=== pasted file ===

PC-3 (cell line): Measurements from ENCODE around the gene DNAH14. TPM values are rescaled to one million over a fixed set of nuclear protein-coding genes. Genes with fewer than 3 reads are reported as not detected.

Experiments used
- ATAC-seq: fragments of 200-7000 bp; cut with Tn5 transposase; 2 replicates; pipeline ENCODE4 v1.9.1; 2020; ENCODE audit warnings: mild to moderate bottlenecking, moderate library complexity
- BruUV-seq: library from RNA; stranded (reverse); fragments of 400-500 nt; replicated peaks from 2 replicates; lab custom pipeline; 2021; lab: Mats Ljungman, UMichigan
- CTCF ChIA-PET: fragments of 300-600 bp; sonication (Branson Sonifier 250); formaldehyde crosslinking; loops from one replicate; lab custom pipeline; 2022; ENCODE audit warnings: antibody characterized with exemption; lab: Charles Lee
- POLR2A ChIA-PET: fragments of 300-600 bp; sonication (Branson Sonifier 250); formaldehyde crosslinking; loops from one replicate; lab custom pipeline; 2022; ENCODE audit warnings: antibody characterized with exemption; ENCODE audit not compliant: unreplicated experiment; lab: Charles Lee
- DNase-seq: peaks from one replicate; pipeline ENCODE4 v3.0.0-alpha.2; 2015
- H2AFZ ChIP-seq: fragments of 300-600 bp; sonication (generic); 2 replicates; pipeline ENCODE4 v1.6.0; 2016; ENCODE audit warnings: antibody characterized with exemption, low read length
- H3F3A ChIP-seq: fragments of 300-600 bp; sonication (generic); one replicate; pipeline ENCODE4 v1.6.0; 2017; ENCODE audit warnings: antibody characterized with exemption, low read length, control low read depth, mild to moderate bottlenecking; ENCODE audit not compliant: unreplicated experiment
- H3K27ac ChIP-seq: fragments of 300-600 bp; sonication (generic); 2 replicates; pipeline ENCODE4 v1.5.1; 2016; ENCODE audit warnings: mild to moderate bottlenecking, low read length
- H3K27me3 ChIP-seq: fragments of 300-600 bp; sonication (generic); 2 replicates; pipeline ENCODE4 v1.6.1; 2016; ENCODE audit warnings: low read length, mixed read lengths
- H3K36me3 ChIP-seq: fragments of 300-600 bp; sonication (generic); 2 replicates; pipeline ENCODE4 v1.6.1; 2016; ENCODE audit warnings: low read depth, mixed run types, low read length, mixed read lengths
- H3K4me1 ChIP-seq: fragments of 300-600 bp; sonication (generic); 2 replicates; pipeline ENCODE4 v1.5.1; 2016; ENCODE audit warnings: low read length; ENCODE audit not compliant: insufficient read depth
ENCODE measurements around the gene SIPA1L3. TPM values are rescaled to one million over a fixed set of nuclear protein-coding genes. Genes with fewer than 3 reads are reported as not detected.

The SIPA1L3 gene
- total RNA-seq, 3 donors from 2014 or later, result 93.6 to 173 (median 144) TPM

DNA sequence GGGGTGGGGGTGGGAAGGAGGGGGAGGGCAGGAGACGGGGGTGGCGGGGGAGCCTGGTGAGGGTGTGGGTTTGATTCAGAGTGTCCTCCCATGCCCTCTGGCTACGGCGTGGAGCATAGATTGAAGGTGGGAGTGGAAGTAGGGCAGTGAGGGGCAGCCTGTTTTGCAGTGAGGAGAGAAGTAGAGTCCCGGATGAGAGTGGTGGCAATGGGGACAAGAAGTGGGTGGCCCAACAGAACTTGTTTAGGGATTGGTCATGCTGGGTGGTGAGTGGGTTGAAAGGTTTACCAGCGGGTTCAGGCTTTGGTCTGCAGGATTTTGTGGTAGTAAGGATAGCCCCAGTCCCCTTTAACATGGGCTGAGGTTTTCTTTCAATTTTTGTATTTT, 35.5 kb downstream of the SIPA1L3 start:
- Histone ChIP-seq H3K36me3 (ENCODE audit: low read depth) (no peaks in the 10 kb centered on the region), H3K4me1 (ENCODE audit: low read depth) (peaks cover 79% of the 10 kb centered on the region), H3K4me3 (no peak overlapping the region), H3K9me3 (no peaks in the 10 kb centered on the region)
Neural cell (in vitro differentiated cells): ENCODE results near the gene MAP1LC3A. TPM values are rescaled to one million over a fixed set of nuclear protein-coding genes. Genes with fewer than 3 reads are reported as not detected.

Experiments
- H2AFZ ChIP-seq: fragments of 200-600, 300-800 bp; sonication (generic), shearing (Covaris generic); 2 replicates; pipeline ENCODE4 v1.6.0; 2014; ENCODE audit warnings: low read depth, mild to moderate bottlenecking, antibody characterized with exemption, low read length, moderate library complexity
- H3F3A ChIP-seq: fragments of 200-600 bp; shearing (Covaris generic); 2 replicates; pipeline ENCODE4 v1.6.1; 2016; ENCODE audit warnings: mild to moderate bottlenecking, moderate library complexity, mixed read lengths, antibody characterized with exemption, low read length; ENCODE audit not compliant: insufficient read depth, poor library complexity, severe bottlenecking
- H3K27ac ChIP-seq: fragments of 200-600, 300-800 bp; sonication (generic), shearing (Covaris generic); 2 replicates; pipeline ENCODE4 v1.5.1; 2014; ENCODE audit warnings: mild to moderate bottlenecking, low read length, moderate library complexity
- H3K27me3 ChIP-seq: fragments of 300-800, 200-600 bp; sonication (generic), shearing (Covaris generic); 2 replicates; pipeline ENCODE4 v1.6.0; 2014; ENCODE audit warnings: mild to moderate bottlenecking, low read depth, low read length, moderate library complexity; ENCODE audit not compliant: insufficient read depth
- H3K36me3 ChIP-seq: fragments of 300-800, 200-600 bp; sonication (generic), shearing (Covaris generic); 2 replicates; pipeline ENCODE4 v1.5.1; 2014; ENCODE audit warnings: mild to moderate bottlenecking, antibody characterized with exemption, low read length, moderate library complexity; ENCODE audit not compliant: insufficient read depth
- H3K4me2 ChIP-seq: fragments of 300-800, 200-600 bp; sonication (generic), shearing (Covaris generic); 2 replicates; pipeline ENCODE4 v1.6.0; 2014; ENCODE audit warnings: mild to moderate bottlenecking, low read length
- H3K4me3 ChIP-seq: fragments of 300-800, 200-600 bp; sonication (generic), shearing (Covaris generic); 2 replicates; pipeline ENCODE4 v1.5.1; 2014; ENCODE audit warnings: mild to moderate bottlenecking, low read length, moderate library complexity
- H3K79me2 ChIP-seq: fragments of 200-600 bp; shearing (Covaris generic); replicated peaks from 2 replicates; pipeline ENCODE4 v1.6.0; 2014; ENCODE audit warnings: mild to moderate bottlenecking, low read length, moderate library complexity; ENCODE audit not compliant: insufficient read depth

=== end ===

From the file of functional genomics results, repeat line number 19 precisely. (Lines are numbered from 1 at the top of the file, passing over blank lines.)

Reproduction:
Neural cell (in vitro differentiated cells): ENCODE results near the gene MAP1LC3A. TPM values are rescaled to one million over a fixed set of nuclear protein-coding genes. Genes with fewer than 3 reads are reported as not detected.